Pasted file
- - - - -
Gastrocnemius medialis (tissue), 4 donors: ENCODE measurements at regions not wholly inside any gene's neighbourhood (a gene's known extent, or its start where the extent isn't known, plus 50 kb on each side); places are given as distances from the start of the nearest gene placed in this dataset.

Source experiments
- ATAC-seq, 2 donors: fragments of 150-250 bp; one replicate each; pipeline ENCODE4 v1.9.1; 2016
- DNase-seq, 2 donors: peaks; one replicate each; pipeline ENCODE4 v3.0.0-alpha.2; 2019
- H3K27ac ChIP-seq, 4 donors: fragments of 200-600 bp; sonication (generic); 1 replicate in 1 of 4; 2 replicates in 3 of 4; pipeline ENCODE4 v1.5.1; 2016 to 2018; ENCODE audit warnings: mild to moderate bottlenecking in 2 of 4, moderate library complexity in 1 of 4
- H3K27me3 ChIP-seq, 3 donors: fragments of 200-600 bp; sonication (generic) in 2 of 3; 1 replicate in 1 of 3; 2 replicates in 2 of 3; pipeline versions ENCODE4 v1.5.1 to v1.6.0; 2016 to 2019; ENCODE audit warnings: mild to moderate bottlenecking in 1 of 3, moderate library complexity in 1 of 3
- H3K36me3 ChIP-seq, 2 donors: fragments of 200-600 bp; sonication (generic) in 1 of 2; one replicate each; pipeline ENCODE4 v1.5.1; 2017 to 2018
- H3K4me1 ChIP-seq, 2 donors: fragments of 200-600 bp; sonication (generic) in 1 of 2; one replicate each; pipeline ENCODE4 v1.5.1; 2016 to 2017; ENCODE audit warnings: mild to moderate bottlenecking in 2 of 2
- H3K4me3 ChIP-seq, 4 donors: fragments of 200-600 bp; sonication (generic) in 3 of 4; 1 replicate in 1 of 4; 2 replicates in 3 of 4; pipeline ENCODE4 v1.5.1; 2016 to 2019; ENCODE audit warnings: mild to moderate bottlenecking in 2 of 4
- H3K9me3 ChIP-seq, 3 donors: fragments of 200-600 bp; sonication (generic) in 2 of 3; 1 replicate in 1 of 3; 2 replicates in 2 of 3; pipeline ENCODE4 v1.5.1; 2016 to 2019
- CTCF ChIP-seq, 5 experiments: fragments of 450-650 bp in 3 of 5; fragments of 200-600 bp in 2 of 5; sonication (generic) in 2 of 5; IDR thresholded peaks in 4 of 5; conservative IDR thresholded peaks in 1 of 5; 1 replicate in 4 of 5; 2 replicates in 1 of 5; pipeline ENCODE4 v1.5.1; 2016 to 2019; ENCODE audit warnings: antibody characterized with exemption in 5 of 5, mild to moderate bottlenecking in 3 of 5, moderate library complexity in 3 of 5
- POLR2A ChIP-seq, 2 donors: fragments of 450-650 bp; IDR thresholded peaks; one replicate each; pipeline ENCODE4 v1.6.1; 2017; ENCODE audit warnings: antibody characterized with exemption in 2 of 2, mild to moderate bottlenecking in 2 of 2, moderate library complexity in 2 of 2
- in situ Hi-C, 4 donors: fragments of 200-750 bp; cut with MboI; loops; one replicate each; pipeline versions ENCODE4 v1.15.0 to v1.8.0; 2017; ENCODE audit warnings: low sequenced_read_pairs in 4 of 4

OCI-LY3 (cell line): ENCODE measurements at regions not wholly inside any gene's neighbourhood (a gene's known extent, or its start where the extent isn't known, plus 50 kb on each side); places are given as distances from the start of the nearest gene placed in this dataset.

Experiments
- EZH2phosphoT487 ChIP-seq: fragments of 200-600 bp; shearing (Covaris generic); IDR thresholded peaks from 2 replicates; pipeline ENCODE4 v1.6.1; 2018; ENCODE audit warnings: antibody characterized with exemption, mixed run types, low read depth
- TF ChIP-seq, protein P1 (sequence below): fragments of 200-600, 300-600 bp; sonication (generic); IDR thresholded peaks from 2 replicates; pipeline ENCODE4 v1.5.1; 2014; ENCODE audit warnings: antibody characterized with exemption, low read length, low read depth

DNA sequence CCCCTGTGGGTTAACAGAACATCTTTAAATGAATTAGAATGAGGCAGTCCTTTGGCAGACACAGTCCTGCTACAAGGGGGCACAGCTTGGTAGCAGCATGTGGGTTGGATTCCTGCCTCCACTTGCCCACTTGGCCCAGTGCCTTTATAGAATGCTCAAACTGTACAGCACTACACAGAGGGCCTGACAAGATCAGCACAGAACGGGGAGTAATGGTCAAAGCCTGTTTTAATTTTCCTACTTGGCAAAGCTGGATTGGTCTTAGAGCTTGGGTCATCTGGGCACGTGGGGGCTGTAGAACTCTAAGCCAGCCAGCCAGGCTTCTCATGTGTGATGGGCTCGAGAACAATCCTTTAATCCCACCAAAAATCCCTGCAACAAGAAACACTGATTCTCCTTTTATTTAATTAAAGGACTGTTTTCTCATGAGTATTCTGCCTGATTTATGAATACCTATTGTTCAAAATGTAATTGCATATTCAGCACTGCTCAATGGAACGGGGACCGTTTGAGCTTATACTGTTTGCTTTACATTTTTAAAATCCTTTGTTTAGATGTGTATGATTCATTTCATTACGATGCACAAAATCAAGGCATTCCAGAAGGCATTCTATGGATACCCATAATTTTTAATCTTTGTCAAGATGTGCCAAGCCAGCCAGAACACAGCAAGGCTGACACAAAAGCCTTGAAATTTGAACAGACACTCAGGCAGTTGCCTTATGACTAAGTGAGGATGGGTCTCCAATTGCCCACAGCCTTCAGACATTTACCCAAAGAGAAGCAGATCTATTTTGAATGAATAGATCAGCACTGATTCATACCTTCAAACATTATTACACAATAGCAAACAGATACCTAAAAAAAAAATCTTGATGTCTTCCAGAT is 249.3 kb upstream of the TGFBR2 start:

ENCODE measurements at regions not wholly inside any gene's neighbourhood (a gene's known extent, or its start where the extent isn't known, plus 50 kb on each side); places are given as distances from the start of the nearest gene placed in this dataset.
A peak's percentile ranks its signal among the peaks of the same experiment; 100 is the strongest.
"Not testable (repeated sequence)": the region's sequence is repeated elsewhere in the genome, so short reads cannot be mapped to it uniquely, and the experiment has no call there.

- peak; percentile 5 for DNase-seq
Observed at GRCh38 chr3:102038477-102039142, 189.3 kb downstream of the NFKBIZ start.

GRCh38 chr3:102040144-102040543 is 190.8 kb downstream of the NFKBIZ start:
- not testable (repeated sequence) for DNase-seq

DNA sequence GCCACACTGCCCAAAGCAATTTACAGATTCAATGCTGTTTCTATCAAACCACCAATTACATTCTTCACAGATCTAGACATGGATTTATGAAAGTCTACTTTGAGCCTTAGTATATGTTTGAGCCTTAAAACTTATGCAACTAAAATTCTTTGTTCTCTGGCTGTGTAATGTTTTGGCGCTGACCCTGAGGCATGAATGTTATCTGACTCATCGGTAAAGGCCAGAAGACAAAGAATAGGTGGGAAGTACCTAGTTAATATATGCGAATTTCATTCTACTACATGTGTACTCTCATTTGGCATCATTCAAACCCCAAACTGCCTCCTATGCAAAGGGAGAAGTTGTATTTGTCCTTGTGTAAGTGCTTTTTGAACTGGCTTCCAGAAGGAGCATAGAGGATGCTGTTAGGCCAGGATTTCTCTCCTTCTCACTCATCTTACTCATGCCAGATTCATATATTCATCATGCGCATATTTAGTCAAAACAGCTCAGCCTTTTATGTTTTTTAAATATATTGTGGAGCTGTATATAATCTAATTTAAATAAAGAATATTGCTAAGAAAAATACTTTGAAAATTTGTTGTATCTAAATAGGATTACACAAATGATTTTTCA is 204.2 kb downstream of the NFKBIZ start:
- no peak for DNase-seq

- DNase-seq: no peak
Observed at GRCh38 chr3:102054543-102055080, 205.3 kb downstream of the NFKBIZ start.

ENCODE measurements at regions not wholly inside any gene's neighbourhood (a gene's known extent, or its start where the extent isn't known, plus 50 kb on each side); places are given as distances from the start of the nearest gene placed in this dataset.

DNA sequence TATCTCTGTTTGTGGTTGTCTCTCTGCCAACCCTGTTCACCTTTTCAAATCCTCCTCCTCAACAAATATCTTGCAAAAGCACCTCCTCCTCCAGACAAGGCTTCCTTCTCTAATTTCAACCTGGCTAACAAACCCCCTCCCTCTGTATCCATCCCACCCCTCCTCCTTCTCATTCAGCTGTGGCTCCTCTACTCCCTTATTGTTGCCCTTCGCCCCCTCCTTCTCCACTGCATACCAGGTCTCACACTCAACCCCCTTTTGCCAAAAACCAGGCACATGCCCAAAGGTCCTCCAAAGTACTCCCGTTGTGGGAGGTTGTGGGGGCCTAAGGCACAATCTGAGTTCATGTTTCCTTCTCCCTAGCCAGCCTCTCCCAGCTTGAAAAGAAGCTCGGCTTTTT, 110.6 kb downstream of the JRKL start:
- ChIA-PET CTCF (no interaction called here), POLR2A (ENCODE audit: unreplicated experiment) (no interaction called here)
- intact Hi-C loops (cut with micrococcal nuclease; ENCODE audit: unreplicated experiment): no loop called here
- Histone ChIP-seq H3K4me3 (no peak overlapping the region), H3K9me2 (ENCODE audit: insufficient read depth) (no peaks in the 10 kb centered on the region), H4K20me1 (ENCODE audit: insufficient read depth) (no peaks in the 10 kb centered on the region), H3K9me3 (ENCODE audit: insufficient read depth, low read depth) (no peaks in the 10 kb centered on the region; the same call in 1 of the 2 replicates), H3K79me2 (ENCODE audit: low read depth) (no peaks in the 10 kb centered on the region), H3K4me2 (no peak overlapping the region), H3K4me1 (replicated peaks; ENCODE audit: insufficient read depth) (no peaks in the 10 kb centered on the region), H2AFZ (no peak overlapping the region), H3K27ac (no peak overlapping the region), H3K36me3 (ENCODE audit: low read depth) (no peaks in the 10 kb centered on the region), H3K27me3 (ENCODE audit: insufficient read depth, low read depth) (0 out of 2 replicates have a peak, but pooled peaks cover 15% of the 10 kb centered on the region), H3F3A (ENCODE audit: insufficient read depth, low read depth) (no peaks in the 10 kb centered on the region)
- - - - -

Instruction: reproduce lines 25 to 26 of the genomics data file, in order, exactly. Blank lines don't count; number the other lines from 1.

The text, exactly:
- not testable (repeated sequence) for DNase-seq

DNA sequence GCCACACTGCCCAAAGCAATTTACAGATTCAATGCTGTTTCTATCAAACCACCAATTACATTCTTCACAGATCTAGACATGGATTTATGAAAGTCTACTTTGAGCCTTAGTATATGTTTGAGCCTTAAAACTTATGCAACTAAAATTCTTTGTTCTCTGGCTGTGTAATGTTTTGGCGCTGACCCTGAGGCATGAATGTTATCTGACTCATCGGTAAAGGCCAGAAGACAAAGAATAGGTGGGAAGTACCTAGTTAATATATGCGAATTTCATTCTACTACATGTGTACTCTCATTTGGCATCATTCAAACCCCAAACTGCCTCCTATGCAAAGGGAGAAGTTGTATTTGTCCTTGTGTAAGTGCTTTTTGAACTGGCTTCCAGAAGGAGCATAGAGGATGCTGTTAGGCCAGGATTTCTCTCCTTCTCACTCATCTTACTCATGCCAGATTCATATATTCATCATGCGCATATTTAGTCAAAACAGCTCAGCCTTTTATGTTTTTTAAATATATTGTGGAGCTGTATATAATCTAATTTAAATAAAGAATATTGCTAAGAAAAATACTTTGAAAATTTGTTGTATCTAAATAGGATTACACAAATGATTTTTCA is 204.2 kb downstream of the NFKBIZ start: